There is one amazing thing in Blue Submarine No. 6 – its music. The OVA boasts rich and spunky Jazz tracks that greatly invigorate the action during battles. Music outside of battle is nonexistent, but as I explained before such moments are few and far between. The ending theme Minasoko ni Nemure (“sleep on the bottom of the sea”) is an exotic and passionate song, one that I advise each and every one of you to hear regardless if you chose to watch this OVA or not.
For this review I watched the Blue Submarine No. 6 Special Edition DVD from Bandai Entertainment. The special edition contains 3 DVDs in a thick box and comes with a blue dust sleeve that gives the box an underwater feel. It is important to note that this dust cover is the only difference between the special edition and the now widely available Blue Submarine No. 6: Anime Legends Complete Collection (the Anime Legends box set was released four years after the special edition). The first two DVDs contain the 4 episodes’ OVA. The DVDs are double sided, with one episode on each side. This means that after you watch episode one you need to open the DVD player, flip over the DVD and insert it again. Each of the sides (4 sides in all since we have 4 episodes) has a different menu. I can understand why Bandai decided to have each episode on a separate DVD (this was probably due to the fact that this OVA was originally released on four individual DVDs in the U.S. and in Japan) but it still remains an annoyance. In the (very likable) possibility that you would want to watch all four episodes in a row you will have to open the DVD tray of your DVD player three times and watch the studio credits (which cannot be skipped) roll at the beginning of the DVD four times. This is a time consuming chore and also hurts the continuity of the OVA since you have no choice but to stop the playback three times while watching. This ordeal is not limited to the special edition as future editions (such as the now commonly available Blue Submarine No. 6: Anime Legends Complete Collection) also suffer from this. Contrary to what the stock photo of the special edition would have you believe there are no pictures on the OVA’s DVD discs. This makes them feel like cheap burnable DVDs you can buy at your local kiosk.
The visual quality of Blue Submarine No. 6 is not very good. When I watched this OVA on a widescreen HDTV I noticed some scenes looked very blurry and pixelates, especially on the third and fourth episodes. The sharpness and inspiring details this OVA once had when it was released all the way back in 1998 in Japan (and 2000 in the U.S) are unfortunately gone. Interestingly the CG elements in the OVA still look sharp and impressive. Considering Blue Submarine No. 6 was one of the first anime to experiment with 3D technology I’d say using 3D proved to be the right decision. The OVA comes with a Dolby Digital 5.1 Japanese audio track with English subtitles and a 2.0 stereo English audio track. Both the English subtitles and the English dub are great. The English voice actors are on par, and sometimes above, their Japanese counterparts so if you prefer to watch anime dubbed this is a good title for you.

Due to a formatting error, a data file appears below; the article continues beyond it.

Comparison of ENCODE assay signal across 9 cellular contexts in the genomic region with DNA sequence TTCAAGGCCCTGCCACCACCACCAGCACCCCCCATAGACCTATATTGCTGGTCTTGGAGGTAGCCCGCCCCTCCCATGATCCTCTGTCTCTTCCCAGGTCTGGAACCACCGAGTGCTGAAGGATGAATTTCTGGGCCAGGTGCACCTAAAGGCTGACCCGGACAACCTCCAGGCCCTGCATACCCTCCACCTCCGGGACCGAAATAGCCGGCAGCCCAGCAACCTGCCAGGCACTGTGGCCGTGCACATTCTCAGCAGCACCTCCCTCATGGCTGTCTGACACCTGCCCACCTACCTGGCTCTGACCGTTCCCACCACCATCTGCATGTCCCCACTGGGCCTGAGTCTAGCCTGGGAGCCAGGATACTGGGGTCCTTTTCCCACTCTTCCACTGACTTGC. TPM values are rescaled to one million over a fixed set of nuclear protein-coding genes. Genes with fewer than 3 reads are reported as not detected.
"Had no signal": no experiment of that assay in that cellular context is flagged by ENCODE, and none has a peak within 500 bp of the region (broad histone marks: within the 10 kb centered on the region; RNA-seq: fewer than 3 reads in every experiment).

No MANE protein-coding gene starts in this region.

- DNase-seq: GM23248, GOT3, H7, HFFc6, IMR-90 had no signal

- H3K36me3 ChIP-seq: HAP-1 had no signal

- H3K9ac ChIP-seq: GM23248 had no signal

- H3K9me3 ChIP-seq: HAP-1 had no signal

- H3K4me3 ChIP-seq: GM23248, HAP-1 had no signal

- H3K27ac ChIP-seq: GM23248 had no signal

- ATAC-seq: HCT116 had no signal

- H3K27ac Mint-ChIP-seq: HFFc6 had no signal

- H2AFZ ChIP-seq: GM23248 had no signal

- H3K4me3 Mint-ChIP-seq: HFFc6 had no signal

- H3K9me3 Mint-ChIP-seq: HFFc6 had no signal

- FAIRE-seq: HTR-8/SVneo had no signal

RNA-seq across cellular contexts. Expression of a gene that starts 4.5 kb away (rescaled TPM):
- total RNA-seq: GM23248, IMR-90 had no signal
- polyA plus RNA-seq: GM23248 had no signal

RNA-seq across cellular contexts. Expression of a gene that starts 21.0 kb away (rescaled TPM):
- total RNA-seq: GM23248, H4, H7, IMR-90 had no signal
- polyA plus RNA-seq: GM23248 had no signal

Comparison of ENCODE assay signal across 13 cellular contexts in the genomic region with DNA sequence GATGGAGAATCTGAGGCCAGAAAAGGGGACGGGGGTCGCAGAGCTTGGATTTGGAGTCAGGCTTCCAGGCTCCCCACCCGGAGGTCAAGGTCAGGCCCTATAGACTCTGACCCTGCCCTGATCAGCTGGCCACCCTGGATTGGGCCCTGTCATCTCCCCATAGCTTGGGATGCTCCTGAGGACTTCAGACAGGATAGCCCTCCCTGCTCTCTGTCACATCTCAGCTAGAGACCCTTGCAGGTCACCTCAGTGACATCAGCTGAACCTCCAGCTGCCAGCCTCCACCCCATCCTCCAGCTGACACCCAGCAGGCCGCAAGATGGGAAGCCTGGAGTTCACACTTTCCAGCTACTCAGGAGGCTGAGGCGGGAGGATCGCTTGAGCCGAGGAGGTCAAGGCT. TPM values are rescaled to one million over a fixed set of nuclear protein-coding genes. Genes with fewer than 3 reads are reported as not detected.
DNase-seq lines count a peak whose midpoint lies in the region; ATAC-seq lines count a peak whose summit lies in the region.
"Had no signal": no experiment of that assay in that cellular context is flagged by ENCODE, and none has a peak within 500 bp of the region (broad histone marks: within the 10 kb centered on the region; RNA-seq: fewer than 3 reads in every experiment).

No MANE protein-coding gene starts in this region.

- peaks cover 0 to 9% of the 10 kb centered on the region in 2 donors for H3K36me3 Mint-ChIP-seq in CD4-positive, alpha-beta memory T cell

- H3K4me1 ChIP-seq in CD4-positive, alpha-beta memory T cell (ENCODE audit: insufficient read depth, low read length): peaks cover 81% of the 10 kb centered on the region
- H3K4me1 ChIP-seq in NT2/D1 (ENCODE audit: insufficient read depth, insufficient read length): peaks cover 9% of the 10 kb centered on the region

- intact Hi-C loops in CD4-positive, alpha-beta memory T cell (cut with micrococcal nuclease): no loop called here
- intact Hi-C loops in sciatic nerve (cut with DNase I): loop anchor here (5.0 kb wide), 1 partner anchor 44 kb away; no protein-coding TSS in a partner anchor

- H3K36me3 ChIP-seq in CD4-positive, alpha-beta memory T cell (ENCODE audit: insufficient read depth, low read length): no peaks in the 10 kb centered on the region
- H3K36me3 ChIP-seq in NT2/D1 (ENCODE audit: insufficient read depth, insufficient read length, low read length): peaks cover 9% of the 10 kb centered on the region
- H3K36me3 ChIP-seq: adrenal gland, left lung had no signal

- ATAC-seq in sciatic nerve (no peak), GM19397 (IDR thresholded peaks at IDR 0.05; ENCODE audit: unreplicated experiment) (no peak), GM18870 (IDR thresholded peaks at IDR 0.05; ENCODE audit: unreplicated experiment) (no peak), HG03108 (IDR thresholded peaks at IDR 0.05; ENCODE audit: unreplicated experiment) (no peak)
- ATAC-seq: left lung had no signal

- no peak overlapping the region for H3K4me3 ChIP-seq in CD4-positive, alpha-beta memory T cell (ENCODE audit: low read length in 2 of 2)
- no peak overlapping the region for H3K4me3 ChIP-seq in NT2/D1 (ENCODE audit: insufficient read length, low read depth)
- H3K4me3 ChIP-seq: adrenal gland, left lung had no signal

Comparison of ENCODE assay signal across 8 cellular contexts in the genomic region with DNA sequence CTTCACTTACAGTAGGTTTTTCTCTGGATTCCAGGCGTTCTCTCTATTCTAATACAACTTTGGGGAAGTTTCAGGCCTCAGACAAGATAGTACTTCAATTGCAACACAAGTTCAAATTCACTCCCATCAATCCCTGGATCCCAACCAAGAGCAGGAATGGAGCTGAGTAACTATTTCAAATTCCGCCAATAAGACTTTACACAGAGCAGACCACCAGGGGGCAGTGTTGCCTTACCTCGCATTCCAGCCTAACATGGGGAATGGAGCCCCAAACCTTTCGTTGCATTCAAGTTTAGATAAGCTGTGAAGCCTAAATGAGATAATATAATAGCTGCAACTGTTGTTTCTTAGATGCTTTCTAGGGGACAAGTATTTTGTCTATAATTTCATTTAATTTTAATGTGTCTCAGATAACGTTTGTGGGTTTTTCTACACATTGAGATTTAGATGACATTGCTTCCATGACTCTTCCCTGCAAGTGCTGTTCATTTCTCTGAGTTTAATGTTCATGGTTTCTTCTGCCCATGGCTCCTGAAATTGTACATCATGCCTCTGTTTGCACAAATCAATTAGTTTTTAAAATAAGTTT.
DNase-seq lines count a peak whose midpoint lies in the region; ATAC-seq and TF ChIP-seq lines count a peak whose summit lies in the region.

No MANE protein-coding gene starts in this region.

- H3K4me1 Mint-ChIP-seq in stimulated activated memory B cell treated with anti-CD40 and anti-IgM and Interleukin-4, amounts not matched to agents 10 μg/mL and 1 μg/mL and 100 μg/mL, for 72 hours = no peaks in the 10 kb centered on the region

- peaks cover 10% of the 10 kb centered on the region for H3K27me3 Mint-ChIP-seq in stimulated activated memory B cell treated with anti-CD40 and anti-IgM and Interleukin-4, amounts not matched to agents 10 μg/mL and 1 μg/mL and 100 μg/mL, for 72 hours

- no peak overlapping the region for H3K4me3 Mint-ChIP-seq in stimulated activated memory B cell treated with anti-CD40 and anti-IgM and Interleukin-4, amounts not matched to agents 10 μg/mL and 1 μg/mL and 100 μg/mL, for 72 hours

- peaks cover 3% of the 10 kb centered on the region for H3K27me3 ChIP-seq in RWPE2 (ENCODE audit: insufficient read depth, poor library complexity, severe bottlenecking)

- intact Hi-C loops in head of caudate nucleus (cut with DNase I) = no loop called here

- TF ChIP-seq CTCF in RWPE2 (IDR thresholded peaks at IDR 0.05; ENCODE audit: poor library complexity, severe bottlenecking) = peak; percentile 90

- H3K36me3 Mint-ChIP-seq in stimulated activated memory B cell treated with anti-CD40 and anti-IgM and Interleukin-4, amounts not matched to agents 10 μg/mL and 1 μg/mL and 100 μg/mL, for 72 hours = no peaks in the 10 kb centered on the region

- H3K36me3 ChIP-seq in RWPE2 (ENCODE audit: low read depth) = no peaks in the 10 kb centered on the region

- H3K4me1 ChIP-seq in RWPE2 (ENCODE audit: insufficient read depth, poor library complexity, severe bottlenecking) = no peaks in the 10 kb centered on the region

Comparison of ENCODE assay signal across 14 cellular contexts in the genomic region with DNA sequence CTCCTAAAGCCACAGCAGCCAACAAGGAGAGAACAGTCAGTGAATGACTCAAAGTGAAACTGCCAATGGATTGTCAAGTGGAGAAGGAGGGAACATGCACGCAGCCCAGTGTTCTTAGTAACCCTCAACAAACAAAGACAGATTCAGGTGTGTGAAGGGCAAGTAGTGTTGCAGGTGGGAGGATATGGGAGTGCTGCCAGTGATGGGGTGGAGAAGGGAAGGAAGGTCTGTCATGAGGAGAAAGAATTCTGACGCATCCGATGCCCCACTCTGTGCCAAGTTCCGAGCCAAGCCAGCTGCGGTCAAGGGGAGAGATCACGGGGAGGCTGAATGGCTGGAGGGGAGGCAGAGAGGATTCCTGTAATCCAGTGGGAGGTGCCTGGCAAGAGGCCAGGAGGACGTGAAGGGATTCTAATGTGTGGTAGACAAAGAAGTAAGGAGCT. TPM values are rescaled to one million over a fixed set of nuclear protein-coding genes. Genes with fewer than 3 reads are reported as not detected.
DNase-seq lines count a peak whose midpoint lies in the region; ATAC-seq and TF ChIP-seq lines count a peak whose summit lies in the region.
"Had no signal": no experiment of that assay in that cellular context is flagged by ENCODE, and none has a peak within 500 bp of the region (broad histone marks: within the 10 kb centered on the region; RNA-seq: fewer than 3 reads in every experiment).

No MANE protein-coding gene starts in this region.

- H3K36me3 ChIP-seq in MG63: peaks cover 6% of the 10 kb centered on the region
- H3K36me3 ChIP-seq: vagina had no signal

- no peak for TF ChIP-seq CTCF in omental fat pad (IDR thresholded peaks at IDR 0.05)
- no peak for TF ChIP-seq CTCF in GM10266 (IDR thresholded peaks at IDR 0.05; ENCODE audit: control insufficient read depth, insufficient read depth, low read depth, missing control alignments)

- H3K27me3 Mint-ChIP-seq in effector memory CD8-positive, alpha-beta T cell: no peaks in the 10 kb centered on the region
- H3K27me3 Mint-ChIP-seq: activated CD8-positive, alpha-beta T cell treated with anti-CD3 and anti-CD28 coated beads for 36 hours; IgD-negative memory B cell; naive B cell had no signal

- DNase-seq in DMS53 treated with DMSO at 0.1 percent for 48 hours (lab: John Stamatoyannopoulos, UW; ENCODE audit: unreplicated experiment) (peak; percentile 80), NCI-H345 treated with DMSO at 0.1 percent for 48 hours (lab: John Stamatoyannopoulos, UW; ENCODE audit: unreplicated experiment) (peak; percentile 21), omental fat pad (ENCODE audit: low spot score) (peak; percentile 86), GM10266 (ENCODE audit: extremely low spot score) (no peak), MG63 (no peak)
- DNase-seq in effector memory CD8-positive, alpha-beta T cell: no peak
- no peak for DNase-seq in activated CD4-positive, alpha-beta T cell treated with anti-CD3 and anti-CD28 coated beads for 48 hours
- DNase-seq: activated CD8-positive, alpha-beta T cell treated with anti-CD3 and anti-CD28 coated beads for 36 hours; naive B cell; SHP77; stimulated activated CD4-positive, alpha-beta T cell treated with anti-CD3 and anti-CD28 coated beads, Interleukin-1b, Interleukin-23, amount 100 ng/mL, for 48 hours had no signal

The second DVD features some extra content. Aside from the usual trailers you can view a lengthy (and kind of cocky) interview with the production studio and an English-only summary of the first three episodes (ideal for that friend that arrived late and missed the first episode or two). There’s an unreachable question mark in the extra menu, which is probably an authoring error. The third DVD in this pack is different from the rest. It contains trailers, documentaries and an overview of the Japanese PlayStation game Blue Submarine No. 6: Antarctica. This game was never released in the U.S. but about 10 minutes of animated footage from it is contained on this DVD with English subtitles. More importantly, this DVD offer an impressive amount of information for those who wish to know more about the world in which Blue Submarine No.6 takes place in or about the OVA’s creation process.
Blue Submarine No. 6 was a breathtaking example of animation when it came out in 1998. However the passage of time hurt this OVA badly. It doesn’t look half as good as it used to and the waning of its former visual glory flushes out its childish, insufficient, plot. The OVA’s cast is full of characters lacking any presence or potential and the OVA wastes no time on trying to introduce them either. Blue Submarine No. 6 has a fabulous music track, and the third extra DVD does offer some more depth to the story. Unfortunately these shiny glimpses of hope cannot save this old submarine from sinking down into the murky deep waters of the past.
- Excellent music.
- The action looks nice.
- No character introductions or character developments to speak of.
- Childish and insufficient plot.
- Blurry and pixelated visuals.
Final Score: 7/10
Product Information: Blue Submarine No. 6 (Special Edition). Published by Bandai Entertainment. Release Date: June 3, 2003.
Review Equipment: Samsung 32-Inch LCD HDTV (LA32B530) connected to a Premier DVX131 DVD player using an HDMI cable.